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- This could he learn, and hither scatheless bring His tidings, high as Heav'n in all men's mouths Would be his praise, and ample his reward.2.10 — Volume 2 Book 10 (35% in)
- ...this sign from Heav'n Was sent, to leftward of th' astonish'd crowd: A soaring eagle, bearing in his claws A dragon, huge of size, of blood-red hue, Alive; yet dropp'd him ere he reach'd his home, Nor to his nestlings bore th' intended prey: So we, e'en though our mighty strength should break The gates and wall, and put the Greeks to rout, By the same road not scatheless should return, But many a Trojan on the field should leave, Slain by the Greeks, while they their ships defend.2.12 — Volume 2 Book 12 (47% in)
- Then thou, retiring, hither call the chiefs; Here take we counsel fully, if to fall Upon their well-mann'd ships, should Heaven vouchsafe The needful strength, or, scatheless yet, withdraw; For much I fear they soon will pay us back Their debt of yesterday; since in their ranks One yet remains insatiate of the fight, And he, methinks, not long will stand aloof."2.13 — Volume 2 Book 13 (86% in)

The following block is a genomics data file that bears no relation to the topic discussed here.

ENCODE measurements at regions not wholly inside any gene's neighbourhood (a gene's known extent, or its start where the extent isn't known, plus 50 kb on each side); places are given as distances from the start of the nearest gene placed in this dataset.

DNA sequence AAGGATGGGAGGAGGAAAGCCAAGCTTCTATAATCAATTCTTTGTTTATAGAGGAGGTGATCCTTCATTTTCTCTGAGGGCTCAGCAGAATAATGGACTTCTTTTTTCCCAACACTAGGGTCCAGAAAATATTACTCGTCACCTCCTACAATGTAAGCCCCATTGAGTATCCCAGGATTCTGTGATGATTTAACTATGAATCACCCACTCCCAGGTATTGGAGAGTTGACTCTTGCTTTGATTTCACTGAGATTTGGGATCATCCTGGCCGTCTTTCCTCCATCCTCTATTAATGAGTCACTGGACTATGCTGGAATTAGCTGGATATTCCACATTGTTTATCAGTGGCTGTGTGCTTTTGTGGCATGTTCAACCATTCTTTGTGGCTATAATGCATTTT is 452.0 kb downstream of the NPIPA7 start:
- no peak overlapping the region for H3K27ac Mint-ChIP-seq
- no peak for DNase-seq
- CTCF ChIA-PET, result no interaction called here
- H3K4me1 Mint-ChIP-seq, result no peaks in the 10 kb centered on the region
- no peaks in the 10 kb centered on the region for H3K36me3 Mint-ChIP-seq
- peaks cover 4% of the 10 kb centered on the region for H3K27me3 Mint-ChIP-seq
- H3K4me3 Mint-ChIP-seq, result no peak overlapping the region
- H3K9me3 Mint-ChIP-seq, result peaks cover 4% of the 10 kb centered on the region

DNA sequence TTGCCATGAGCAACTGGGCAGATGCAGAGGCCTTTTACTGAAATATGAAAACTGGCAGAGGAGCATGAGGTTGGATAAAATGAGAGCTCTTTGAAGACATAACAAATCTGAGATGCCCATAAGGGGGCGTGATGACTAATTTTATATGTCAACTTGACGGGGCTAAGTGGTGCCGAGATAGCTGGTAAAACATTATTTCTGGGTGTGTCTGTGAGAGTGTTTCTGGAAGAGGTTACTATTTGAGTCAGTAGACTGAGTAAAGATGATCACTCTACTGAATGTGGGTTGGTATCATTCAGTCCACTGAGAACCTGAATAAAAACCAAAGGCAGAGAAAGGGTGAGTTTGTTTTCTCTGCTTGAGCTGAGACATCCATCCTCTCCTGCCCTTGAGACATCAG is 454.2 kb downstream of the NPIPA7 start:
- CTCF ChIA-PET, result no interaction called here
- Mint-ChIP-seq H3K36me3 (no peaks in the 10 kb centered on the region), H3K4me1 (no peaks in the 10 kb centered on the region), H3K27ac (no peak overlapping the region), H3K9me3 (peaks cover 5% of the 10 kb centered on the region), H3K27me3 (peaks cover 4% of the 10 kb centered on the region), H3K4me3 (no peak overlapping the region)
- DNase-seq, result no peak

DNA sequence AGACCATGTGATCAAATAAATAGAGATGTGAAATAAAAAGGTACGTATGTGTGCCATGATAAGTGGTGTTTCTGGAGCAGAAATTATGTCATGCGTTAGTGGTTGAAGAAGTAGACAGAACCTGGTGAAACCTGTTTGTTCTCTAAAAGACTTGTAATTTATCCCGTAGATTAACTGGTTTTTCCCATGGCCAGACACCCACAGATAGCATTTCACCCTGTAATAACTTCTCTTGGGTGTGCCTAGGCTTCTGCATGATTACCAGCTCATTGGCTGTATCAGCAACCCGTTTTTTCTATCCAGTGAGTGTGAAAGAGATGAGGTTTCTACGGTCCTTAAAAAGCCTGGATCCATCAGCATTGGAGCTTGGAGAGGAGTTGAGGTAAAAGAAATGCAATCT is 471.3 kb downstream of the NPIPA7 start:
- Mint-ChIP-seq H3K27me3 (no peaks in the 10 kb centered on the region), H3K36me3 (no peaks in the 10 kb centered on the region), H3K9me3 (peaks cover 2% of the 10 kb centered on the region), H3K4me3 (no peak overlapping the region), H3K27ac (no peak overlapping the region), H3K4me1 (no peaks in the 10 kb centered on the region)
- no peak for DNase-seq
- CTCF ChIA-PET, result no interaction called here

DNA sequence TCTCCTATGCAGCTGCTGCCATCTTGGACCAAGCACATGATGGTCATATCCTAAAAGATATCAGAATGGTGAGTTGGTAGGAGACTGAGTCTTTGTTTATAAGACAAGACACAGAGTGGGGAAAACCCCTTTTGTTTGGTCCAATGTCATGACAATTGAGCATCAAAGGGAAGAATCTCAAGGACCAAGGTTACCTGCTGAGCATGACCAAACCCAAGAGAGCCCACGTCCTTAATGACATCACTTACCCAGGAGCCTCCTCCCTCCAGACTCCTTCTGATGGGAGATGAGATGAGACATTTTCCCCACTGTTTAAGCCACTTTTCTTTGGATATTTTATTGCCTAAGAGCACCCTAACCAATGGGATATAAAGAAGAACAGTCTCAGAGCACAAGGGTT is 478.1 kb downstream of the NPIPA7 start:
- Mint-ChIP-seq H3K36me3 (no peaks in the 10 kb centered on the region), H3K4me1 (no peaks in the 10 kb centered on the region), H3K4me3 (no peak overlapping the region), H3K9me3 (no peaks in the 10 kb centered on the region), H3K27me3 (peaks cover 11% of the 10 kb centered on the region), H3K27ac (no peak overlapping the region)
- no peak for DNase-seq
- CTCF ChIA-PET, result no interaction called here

- With them both Chromius and Aretus went; And high their hopes were rais'd, the warriors both To slay, and make the strong-neck'd steeds their prize: Blind fools! nor destin'd scatheless to escape Automedon's encounter; he his pray'r To Jove address'd, and straight with added strength His soul was fill'd; and to Alcimedon, His trusty friend and comrade, thus he spoke: "Alcimedon, do thou the horses keep Not far away, but breathing on my neck; For Hector's might will not, I deem, be...2.17 — Volume 2 Book 17 (63% in)
There are no more uses of "scathing" in The Iliad by Homer - (translated by: Edward).
Typical Usage (best examples)